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The fact that Pixel UI receives OS upgrades faster than any other skin is its main selling point. This implies that if you possess a Pixel phone, you will be the first to access new Android features as well as Pixel-exclusive ones.
It’s also the most Google-centric of all the Android skins, which might be a plus or a disadvantage depending on how much you rely on Google services.
The sleek, simple, and smooth OxygenOS from OnePlus are immensely popular among tech fans. Many well-known tech reviewers have even declared it their favorite Android skin of all time.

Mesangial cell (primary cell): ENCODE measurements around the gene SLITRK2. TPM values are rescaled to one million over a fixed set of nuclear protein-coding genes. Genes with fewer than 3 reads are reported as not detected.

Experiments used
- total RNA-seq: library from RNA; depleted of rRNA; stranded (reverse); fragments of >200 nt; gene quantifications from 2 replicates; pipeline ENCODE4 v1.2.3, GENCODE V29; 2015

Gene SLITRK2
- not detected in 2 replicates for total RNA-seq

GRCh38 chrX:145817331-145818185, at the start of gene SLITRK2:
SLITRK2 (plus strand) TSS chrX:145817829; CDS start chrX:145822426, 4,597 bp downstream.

However, since OnePlus announced its merger with Oppo, OxygenOS has undergone certain tweaks to more closely match Oppo’s ColorOS. Understandably, this sparked outrage among OnePlus supporters, prompting the company to reverse its decision and give clarity.
For the time being, OxygenOS is a fantastic option for anybody looking for a near-stock Android experience with a few key changes and additions on top. However, we believe OxygenOS will continue to draw influence from ColorOS in the future.
Xiaomi’s MIUI is the world’s second most popular Android skin, trailing only Samsung’s One UI; in fact, it leads in several Asian regions. Apart from being primarily inspired by iOS, MIUI is also the most robust Android skin available, with a plethora of customization options, widgets, themes, and icon pack compatibility.